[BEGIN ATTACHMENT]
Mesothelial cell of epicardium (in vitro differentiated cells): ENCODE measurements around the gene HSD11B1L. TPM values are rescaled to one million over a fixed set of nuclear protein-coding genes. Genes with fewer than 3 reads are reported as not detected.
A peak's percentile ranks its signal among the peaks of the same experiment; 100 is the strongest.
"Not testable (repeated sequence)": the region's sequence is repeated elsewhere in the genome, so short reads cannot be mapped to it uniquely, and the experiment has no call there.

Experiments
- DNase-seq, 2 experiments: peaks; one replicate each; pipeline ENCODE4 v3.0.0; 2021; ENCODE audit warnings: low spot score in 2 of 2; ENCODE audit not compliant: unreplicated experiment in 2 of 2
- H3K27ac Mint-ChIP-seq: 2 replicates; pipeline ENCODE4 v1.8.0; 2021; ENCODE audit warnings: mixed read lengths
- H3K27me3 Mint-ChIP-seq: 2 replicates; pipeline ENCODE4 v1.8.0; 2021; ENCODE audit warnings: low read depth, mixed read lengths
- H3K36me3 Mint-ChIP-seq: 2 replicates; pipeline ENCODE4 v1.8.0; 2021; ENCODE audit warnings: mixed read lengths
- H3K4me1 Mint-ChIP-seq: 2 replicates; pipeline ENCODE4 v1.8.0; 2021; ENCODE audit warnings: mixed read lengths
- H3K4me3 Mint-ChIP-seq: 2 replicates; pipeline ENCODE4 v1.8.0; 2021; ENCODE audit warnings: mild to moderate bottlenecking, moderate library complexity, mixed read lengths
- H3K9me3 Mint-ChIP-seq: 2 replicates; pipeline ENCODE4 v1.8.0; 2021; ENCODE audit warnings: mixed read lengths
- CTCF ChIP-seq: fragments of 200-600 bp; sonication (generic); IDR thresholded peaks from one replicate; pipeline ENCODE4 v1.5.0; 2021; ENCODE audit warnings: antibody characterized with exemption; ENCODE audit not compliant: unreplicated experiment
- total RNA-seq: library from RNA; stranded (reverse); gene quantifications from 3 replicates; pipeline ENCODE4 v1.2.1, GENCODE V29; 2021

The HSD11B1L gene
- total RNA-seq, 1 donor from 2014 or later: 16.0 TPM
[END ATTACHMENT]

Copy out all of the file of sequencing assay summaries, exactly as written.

Mesothelial cell of epicardium (in vitro differentiated cells): ENCODE measurements around the gene HSD11B1L. TPM values are rescaled to one million over a fixed set of nuclear protein-coding genes. Genes with fewer than 3 reads are reported as not detected.
A peak's percentile ranks its signal among the peaks of the same experiment; 100 is the strongest.
"Not testable (repeated sequence)": the region's sequence is repeated elsewhere in the genome, so short reads cannot be mapped to it uniquely, and the experiment has no call there.

Experiments
- DNase-seq, 2 experiments: peaks; one replicate each; pipeline ENCODE4 v3.0.0; 2021; ENCODE audit warnings: low spot score in 2 of 2; ENCODE audit not compliant: unreplicated experiment in 2 of 2
- H3K27ac Mint-ChIP-seq: 2 replicates; pipeline ENCODE4 v1.8.0; 2021; ENCODE audit warnings: mixed read lengths
- H3K27me3 Mint-ChIP-seq: 2 replicates; pipeline ENCODE4 v1.8.0; 2021; ENCODE audit warnings: low read depth, mixed read lengths
- H3K36me3 Mint-ChIP-seq: 2 replicates; pipeline ENCODE4 v1.8.0; 2021; ENCODE audit warnings: mixed read lengths
- H3K4me1 Mint-ChIP-seq: 2 replicates; pipeline ENCODE4 v1.8.0; 2021; ENCODE audit warnings: mixed read lengths
- H3K4me3 Mint-ChIP-seq: 2 replicates; pipeline ENCODE4 v1.8.0; 2021; ENCODE audit warnings: mild to moderate bottlenecking, moderate library complexity, mixed read lengths
- H3K9me3 Mint-ChIP-seq: 2 replicates; pipeline ENCODE4 v1.8.0; 2021; ENCODE audit warnings: mixed read lengths
- CTCF ChIP-seq: fragments of 200-600 bp; sonication (generic); IDR thresholded peaks from one replicate; pipeline ENCODE4 v1.5.0; 2021; ENCODE audit warnings: antibody characterized with exemption; ENCODE audit not compliant: unreplicated experiment
- total RNA-seq: library from RNA; stranded (reverse); gene quantifications from 3 replicates; pipeline ENCODE4 v1.2.1, GENCODE V29; 2021

The HSD11B1L gene
- total RNA-seq, 1 donor from 2014 or later: 16.0 TPM